> Date: Fri, 19 Feb 2016 21:19:16 +0000
> From: assistant at itjournalist.com <javascript:_e(%7B%7D,'cvml','assistant at itjournalist.com');>
> From: Kim Lynk <assistant at itjournalist.com <javascript:_e(%7B%7D,'cvml','assistant at itjournalist.com');>>
> Subject: Media query from SC Magazine - deadline 2/26/2016 17:30:00
> Message Body:
> My name is Kim Lynk, personal assistant to Danny Bradbury. Danny is a freelance tech writer for multiple outlets. Danny is writing an article for SC Magazine on ID Management. Would Kantara Initiative be able to answer some questions by his deadline of 2/26/2016 17:30:00?
> At airports around the world, travelers' identities are routinely verified using biometric identification. Recently in India, a new facility for pension distribution adapted an iris authentication scanner to validate citizens. New generations of fully integrated, end-to-end cloud identity management platforms offer clients secure and flexible means to pick and choose which services they need. For this latest ebook from SC Magazine, we speak to a number of experts with hands-on experience about how these advances in technologies are changing the face of identity management and opening up new opportunities for the enterprise to become more secure—and we’ll throw in a few caveats (for one, what happens to privacy when biometrics are added to the mix?) that any organization should heed when revamping its identity management strategy.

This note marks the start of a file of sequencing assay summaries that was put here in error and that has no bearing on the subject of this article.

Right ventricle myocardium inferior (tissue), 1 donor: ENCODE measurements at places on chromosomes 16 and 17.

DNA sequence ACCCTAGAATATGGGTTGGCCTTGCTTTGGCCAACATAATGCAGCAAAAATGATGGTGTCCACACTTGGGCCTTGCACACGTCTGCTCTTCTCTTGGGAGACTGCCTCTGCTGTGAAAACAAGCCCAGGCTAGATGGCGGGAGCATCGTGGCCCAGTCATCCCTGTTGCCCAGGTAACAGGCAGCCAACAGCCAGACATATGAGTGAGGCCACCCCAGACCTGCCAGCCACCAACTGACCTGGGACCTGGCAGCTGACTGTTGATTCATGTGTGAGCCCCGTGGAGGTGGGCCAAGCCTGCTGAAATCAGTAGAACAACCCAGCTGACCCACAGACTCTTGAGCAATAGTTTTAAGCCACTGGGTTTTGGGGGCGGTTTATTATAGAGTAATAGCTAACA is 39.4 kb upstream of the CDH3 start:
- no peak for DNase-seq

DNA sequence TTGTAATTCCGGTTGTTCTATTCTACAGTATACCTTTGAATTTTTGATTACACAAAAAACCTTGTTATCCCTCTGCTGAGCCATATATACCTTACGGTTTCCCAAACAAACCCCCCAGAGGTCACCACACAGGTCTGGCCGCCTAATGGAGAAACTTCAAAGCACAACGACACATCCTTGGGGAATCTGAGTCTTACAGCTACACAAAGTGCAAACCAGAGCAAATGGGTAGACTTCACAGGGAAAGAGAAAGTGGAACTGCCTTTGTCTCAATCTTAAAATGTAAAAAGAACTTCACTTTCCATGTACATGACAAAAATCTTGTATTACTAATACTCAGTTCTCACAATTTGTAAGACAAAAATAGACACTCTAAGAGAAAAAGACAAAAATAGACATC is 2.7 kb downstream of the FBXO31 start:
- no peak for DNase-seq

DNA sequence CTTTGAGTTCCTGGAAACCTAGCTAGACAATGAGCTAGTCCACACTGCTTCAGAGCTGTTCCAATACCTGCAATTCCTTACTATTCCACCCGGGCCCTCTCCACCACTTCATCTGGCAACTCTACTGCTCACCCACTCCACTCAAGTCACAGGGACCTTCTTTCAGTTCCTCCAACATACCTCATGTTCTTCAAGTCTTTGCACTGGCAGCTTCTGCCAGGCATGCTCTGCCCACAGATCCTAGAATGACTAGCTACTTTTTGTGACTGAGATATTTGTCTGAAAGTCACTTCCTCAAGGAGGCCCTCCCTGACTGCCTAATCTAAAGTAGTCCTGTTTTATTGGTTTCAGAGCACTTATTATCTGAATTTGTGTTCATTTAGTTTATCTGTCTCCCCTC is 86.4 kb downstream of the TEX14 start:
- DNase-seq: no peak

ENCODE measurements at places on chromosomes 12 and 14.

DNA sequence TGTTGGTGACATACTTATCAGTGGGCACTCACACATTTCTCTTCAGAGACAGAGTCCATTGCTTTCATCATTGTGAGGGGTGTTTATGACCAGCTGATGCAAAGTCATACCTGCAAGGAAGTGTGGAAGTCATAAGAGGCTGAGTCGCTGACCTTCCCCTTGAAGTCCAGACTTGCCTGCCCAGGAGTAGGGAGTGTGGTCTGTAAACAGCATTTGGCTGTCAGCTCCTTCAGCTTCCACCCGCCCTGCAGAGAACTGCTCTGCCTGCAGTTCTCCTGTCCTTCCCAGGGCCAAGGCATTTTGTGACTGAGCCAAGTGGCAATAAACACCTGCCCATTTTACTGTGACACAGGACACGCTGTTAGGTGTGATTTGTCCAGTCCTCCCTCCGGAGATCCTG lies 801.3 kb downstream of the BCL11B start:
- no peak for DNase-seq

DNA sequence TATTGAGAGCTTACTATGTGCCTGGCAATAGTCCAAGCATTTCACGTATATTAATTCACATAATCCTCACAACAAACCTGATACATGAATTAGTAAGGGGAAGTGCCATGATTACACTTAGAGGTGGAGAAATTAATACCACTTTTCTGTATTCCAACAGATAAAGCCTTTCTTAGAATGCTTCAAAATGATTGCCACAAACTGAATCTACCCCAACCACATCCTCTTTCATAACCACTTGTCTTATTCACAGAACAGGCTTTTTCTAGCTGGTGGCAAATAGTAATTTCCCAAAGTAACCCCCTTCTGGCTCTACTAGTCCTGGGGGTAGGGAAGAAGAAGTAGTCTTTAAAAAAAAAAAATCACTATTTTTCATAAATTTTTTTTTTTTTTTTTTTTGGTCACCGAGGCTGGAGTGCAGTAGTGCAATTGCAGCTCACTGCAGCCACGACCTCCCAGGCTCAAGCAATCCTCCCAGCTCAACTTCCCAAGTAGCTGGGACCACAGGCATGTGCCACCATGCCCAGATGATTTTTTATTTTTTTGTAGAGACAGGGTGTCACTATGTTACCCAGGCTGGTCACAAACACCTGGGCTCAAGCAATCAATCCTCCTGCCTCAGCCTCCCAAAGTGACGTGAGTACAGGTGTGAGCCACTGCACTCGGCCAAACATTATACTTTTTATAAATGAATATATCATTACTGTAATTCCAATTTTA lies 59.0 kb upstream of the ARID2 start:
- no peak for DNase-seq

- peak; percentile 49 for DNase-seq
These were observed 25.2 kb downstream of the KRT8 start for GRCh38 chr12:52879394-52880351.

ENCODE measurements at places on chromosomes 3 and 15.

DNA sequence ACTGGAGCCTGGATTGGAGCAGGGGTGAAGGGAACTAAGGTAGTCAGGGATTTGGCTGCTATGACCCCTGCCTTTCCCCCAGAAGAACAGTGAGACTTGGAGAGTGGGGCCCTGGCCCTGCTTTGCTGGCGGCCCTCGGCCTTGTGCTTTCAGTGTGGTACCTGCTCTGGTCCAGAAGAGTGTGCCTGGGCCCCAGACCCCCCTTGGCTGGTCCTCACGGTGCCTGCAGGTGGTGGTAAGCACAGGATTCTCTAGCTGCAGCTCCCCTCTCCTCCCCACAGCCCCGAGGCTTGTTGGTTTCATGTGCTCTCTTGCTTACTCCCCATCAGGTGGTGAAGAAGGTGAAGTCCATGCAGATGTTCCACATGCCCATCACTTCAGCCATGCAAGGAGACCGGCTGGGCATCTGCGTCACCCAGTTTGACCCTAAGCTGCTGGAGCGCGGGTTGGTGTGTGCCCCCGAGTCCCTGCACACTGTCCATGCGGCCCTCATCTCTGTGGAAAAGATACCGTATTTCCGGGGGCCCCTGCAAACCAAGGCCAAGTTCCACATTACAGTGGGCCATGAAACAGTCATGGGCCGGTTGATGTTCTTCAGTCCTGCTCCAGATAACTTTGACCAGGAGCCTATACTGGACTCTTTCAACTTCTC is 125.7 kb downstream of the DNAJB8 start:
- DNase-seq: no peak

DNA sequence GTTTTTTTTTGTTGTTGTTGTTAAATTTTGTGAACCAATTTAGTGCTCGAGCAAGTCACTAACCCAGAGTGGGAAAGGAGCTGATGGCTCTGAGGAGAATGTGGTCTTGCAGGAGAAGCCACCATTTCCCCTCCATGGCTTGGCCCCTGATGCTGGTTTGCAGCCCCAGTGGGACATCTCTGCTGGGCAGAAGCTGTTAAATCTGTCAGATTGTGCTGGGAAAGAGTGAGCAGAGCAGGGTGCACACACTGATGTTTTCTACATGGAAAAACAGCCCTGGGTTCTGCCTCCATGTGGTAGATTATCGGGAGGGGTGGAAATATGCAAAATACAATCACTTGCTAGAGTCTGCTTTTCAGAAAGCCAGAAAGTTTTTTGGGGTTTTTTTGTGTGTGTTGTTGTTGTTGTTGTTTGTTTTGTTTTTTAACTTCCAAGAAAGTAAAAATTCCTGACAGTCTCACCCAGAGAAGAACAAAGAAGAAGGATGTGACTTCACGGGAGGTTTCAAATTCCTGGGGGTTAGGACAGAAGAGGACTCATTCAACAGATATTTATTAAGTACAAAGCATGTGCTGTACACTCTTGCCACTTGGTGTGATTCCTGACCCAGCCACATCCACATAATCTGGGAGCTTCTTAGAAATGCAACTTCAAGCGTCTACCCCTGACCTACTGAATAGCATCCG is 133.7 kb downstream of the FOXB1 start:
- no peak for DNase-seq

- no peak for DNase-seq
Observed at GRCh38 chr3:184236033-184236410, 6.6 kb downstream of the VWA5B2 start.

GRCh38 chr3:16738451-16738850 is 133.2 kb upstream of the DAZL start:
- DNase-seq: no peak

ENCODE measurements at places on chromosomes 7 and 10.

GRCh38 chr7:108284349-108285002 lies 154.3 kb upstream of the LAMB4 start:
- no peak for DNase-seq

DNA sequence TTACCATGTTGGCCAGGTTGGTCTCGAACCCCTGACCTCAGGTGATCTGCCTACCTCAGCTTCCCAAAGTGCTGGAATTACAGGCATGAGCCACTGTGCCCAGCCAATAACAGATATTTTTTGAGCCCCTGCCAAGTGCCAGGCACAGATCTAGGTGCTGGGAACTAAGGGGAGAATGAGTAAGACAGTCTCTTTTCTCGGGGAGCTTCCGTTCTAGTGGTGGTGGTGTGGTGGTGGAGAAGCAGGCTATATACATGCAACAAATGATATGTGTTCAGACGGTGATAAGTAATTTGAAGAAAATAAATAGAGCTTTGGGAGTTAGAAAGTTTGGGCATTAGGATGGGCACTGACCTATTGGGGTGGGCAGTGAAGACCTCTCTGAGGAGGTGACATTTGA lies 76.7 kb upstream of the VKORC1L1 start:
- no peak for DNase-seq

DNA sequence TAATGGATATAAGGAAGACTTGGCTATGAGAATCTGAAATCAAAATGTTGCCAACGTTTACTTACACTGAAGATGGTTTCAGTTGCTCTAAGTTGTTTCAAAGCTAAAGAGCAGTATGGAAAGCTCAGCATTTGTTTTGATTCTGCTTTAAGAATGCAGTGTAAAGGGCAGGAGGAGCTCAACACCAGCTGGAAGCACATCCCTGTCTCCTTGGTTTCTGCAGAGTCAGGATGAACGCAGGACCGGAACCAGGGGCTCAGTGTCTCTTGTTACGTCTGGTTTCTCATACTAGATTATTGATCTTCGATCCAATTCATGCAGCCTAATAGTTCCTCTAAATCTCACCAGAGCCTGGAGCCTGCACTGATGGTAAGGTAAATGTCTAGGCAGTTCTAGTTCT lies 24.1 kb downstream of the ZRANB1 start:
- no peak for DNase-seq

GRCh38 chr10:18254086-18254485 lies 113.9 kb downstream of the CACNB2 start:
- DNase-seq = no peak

> Here are the questions he's exploring:
> What are the latest advances in ID Management technology?
> How has it evolved over the years?
> What happens to privacy when biometrics are thrown into the mix?
> How are ID management systems and access management/roles-based management converging? 
> ID management has been largely about people in the past. How will the Internet of Things change that, if at all?
> Is authentication keeping up with trends in ID management?
> My identity as my wife sees it may be different to my identity as my bank sees it, which may be different again to my identity as my employer sees it. How do we cope with multiple attributes in ID management? 
> How do we maintain and preserve identity in the long term, as a person's life and circumstances change? 
> Are there standard for ID management?
> What are the biggest challenges facing companies that want to design and deploy their own ID management systems?
> Looking forward to hearing from you.
> Best regards,
> Kim Lynk
> Personal Assistant to Danny Bradbury
> 913.706.6926
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Kenneth Dagg
Independent Consultant
Identification and Authentication
kendaggtbs at gmail.com <mailto:kendaggtbs at gmail.com>
LC mailing list
LC at kantarainitiative.org